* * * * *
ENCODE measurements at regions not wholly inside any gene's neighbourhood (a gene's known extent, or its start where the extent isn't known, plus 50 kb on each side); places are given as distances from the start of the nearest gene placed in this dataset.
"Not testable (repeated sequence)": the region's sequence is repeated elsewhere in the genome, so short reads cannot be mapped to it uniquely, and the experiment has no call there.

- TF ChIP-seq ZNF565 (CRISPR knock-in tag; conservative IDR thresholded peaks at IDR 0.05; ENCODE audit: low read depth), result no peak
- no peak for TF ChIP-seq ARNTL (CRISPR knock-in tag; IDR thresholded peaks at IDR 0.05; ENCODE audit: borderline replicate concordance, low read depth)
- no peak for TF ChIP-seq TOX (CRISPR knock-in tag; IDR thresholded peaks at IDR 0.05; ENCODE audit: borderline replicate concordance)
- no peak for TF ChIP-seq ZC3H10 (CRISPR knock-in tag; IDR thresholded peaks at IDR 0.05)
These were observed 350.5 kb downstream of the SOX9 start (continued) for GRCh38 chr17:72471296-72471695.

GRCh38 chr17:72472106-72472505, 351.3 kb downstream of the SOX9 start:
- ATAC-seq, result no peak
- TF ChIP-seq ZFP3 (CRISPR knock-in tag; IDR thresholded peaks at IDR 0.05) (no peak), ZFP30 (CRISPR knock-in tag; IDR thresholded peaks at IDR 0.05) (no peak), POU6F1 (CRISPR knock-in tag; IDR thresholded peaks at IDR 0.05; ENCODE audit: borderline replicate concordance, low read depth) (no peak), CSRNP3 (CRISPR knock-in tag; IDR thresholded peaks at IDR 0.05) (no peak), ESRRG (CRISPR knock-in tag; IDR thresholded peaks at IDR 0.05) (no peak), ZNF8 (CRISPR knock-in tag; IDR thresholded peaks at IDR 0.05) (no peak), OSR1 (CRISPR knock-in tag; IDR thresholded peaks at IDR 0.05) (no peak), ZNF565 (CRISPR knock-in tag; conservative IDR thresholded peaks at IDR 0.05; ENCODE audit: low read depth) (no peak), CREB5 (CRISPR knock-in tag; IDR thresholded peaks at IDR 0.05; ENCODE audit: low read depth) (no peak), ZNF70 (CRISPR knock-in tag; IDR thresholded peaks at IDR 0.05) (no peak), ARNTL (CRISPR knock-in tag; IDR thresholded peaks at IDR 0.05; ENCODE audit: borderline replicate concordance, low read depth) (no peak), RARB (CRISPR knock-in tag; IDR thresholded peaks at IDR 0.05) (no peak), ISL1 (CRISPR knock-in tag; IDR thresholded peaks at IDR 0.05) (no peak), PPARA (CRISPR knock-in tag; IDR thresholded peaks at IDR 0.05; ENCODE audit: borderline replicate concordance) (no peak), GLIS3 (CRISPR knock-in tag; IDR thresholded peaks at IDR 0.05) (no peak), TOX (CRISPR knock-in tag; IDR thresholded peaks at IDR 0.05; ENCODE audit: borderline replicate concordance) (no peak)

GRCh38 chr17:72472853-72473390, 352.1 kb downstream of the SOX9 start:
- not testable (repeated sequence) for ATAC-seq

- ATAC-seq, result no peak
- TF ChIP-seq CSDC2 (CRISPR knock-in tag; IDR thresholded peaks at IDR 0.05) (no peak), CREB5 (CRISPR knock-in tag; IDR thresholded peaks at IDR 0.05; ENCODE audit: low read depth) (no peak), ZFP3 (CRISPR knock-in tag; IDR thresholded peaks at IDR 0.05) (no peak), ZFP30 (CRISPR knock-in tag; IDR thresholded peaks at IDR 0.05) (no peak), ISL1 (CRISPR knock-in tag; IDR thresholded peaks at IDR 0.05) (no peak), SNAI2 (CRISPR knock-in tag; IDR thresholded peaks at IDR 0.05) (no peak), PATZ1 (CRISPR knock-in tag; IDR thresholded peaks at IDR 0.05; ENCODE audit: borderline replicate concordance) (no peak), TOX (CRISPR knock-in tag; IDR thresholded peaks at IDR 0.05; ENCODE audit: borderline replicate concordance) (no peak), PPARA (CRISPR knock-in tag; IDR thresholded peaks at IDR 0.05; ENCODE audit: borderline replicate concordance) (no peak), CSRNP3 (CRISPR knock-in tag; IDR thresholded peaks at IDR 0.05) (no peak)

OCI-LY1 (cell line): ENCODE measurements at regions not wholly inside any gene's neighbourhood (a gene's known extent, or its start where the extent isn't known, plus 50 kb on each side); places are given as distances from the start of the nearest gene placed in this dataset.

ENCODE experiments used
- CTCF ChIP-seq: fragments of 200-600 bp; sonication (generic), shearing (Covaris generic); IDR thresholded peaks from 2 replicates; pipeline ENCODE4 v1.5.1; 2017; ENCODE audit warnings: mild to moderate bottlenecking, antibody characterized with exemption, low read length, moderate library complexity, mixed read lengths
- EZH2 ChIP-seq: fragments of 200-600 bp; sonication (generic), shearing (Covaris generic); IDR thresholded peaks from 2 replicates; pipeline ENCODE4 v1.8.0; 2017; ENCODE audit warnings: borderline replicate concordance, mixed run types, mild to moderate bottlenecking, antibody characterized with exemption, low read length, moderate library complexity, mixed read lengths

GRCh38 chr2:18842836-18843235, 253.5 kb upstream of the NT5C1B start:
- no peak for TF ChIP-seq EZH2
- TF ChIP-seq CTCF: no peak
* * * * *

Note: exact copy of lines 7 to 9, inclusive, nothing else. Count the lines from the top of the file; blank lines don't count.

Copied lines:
These were observed 350.5 kb downstream of the SOX9 start (continued) for GRCh38 chr17:72471296-72471695.

GRCh38 chr17:72472106-72472505, 351.3 kb downstream of the SOX9 start:
- ATAC-seq, result no peak